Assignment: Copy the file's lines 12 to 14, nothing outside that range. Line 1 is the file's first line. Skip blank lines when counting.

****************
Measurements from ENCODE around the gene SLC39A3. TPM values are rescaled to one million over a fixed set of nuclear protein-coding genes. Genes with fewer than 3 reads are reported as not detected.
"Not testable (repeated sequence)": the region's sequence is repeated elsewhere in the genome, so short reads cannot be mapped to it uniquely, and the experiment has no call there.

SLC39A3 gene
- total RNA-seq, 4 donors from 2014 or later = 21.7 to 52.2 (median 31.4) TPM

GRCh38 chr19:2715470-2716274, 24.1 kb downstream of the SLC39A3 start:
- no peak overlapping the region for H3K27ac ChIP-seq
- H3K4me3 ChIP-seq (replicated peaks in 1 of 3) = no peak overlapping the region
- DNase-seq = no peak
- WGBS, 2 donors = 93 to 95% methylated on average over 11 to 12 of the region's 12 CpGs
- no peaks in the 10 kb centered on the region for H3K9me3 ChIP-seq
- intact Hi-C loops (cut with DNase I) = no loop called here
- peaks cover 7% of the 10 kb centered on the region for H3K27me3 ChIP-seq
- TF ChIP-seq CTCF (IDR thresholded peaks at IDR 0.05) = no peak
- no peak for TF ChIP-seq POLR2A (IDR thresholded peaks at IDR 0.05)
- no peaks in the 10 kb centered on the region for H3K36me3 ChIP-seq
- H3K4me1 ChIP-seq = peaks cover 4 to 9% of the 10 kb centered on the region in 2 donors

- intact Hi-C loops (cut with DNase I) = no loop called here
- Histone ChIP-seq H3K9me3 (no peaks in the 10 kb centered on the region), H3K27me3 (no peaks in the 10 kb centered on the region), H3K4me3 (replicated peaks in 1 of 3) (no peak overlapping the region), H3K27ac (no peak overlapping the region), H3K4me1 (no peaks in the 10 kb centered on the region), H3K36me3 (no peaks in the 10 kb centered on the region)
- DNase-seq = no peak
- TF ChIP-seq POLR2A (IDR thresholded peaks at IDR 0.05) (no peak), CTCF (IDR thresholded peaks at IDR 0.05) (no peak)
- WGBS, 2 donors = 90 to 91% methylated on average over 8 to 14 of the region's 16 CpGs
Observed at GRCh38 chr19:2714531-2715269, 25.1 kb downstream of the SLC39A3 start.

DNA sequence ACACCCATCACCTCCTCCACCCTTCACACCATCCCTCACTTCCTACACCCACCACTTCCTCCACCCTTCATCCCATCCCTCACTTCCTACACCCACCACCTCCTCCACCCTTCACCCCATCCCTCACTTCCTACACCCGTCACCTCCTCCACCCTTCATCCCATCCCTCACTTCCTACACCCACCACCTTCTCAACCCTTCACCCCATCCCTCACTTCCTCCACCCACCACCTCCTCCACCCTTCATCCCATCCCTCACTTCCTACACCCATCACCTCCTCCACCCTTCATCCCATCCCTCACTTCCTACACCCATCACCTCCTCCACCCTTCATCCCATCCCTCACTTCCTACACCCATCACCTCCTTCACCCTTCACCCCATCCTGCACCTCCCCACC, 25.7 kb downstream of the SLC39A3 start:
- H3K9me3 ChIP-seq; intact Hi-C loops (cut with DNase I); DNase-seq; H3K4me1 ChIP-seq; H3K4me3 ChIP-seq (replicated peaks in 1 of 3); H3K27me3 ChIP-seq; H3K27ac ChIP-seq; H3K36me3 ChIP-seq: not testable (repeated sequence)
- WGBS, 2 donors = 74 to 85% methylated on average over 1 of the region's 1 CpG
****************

- peaks cover 7% of the 10 kb centered on the region for H3K27me3 ChIP-seq
- TF ChIP-seq CTCF (IDR thresholded peaks at IDR 0.05) = no peak
- no peak for TF ChIP-seq POLR2A (IDR thresholded peaks at IDR 0.05)